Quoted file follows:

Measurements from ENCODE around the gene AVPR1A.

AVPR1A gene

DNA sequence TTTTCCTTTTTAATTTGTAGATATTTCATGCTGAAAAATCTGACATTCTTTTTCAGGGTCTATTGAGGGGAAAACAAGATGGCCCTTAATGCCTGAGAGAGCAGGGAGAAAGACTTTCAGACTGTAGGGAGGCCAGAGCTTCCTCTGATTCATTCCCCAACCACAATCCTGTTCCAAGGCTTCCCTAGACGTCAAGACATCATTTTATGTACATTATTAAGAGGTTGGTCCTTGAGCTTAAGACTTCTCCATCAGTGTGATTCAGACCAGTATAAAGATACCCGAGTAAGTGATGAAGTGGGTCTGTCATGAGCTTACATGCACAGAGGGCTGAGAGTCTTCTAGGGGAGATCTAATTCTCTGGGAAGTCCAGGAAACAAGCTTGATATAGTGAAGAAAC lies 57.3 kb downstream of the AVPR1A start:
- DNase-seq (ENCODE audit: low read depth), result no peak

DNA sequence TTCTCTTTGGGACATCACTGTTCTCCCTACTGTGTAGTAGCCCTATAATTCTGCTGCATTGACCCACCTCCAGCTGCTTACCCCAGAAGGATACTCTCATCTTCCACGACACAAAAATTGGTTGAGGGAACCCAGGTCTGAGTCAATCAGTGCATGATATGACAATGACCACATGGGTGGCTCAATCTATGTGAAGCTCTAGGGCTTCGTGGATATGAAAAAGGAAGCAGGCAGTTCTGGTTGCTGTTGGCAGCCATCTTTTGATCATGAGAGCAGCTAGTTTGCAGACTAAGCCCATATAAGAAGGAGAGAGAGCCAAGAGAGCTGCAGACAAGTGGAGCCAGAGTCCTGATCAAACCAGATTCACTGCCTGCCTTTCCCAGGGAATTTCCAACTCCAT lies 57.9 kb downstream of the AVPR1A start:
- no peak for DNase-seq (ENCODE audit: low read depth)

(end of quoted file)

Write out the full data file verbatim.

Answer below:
Measurements from ENCODE around the gene AVPR1A.

AVPR1A gene

DNA sequence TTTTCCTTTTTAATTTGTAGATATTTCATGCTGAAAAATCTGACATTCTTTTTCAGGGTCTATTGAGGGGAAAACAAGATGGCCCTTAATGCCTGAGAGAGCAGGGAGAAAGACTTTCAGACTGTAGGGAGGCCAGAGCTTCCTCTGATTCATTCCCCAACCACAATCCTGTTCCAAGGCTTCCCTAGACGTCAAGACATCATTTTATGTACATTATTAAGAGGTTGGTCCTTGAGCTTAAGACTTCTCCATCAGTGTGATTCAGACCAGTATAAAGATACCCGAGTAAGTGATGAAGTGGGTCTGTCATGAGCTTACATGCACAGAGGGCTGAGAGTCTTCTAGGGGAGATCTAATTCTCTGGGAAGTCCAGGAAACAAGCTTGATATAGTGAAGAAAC lies 57.3 kb downstream of the AVPR1A start:
- DNase-seq (ENCODE audit: low read depth), result no peak

DNA sequence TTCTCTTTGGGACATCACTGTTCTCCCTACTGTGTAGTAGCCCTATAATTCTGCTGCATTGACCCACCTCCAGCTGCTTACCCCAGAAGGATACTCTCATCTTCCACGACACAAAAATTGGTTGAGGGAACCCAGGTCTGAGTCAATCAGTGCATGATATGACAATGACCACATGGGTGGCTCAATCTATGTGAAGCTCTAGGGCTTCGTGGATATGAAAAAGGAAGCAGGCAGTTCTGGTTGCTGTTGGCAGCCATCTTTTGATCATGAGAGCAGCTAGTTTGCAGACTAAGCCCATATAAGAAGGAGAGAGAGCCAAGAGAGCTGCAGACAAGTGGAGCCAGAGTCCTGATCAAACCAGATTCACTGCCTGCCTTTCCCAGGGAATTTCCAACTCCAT lies 57.9 kb downstream of the AVPR1A start:
- no peak for DNase-seq (ENCODE audit: low read depth)